Sélecteur de langues
Brussels, 24 July 2013
State aid: Commission opens in-depth inquiry into alleged aid to German pharmaceutical companies in financial difficulties
The European Commission has opened an in-depth investigation to verify whether a German scheme, granting companies in financial difficulties exemptions from rebates that pharmaceutical companies are obliged to offer to German public sickness funds and private health insurers, is in line with EU state aid rules. The opening of an in-depth investigation gives interested third parties an opportunity to comment on the scheme under assessment. It does not prejudge the outcome of the investigation.
Based on Council Directive 89/105/EEC which allows Member States to impose a price freeze on medicinal products, Germany introduced an obligatory manufacturer's rebate of 16% to be granted by producers of certain prescription medicines to public sickness funds and private health insurers between 1 August 2010 and 31 December 2013.
The Directive allows pharmaceutical companies to apply for derogations from such price freezes, if this is justified by "particular reasons". After a complaint by a German pharmaceutical company, the Commission opened an investigation on a German law that provides derogations from the mandatory rebate if it would jeopardise a company's financial standing. On this basis a number of derogations have been granted by the federal authority in charge.
At this stage, the Commission considers that these derogations involve state aid, as the exemptions from the rebate have an impact on state resources. They increase the costs of the public sickness funds that receive their means mainly from a central health fund which is partly financed through tax subsidies. Moreover, although the possibility for derogations from price freezes is foreseen in the Directive, the legal basis for the exemptions is a German law and they are granted on a case-by-case basis by a German authority. The notion of "particular reasons" leaves significant discretion to Member States.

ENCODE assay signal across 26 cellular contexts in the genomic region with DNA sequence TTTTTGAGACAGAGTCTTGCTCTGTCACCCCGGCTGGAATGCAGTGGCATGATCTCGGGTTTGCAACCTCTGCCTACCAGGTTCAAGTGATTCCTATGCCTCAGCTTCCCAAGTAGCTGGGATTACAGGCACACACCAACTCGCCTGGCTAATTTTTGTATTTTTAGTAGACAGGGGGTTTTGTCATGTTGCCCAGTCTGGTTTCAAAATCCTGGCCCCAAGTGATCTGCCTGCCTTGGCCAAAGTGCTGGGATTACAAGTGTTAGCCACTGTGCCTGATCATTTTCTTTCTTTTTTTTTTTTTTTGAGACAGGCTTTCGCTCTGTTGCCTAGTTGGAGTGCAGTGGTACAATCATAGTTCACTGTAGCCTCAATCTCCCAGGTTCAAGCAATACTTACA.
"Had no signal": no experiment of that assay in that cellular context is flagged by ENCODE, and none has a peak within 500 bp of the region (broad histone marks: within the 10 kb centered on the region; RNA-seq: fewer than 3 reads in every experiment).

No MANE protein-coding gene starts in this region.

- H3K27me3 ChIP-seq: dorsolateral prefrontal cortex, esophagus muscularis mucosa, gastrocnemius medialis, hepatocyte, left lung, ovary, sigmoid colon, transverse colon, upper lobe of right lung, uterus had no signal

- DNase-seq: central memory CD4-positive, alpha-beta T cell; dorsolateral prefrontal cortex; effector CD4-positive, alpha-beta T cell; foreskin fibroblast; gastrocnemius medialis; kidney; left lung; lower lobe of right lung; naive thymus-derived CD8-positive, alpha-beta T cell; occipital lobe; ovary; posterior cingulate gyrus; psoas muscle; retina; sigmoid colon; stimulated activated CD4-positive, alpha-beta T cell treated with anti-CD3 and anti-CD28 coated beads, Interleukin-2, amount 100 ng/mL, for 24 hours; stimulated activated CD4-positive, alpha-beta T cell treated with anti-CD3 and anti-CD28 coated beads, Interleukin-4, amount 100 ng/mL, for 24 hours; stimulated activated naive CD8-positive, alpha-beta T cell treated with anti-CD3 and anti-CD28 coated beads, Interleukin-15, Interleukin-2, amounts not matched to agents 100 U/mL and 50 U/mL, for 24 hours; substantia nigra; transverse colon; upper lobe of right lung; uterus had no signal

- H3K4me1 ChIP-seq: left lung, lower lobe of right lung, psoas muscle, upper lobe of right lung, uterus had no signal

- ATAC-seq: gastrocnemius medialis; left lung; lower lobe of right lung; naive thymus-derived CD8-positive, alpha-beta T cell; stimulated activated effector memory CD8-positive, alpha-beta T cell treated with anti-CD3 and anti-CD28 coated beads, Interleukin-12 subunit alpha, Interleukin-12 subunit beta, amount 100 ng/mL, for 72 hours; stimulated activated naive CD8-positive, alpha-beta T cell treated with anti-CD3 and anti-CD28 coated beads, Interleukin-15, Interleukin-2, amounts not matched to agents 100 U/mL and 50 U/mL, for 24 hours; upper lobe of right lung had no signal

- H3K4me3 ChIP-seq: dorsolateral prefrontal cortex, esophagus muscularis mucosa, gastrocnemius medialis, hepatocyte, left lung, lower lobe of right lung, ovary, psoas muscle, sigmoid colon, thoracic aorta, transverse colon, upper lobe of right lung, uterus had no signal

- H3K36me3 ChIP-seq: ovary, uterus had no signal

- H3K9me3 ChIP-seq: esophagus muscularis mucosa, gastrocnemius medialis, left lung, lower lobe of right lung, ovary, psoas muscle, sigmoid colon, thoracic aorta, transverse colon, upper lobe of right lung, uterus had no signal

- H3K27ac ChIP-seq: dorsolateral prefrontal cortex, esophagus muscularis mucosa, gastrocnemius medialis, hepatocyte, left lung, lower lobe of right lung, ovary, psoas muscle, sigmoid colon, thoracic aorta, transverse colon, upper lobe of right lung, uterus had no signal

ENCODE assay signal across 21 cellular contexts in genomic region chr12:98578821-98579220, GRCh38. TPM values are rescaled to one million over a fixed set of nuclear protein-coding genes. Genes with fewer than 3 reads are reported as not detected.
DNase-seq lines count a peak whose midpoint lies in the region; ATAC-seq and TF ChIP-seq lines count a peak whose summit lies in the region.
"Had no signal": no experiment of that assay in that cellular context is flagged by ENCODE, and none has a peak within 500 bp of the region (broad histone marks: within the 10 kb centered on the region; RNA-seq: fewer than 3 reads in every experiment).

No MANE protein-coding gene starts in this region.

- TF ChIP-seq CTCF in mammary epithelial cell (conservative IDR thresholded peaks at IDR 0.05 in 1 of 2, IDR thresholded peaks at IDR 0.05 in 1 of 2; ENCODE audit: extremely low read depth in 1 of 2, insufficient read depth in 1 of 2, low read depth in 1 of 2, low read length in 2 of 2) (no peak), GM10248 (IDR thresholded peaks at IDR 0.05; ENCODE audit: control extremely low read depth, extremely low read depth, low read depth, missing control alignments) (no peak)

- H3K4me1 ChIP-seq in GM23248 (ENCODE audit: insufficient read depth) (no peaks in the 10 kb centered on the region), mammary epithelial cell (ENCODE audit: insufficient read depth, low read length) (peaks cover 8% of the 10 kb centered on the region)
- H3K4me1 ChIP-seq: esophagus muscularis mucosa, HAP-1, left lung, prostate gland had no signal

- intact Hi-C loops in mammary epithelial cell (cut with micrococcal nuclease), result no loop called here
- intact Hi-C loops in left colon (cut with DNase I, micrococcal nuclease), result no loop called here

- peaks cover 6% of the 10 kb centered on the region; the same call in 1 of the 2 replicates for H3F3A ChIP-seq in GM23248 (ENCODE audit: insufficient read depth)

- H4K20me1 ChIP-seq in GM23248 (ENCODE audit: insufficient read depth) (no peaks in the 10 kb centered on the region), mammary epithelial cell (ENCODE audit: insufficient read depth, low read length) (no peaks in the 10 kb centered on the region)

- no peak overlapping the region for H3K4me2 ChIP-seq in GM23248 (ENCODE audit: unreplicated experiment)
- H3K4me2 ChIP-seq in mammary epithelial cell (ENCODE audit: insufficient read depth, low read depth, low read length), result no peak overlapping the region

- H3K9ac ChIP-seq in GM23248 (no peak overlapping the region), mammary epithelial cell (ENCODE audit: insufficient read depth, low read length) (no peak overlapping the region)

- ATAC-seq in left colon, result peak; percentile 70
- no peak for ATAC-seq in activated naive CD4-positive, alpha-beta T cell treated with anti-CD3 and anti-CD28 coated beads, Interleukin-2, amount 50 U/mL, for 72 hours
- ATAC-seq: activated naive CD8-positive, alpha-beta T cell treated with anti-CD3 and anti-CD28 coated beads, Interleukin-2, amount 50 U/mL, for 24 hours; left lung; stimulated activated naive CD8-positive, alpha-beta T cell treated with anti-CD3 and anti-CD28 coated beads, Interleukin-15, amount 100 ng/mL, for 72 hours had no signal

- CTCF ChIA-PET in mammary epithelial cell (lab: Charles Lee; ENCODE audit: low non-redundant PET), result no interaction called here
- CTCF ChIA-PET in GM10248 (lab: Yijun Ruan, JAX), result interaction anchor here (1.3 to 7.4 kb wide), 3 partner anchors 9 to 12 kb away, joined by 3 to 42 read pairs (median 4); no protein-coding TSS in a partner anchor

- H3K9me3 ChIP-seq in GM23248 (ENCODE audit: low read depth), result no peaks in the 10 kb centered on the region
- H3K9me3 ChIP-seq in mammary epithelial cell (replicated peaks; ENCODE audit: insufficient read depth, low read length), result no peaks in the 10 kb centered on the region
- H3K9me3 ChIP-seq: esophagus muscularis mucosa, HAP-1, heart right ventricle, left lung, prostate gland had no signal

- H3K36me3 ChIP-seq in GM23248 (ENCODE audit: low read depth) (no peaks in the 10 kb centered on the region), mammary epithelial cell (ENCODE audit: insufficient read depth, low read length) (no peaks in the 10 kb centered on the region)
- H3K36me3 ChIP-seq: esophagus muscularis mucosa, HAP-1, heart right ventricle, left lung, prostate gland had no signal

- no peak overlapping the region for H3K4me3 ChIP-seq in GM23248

Due to the definition of 'particular reasons' under German law, it is very likely that all beneficiaries concerned are firms in financial difficulty. State aid granted to companies in difficulty needs to comply with common criteria set out in the EU guidelines for rescuing and restructuring companies in financial difficulty (R&R guidelines, see MEMO/04/172). These criteria are aimed at avoiding that ailing companies are kept artificially alive with public subsidies to the detriment of more efficient competitors. At this stage, the Commission has doubts that the German measure complies with the R&R guidelines, because the aid is neither limited in time nor granted on the basis of a restructuring plan.
The non-confidential version of the decision will be made available under the case number SA.34881 in the State Aid Register on the DG Competition website once any confidentiality issues have been resolved. New publications of state aid decisions on the internet and in the Official Journal are listed in the State Aid Weekly e-News.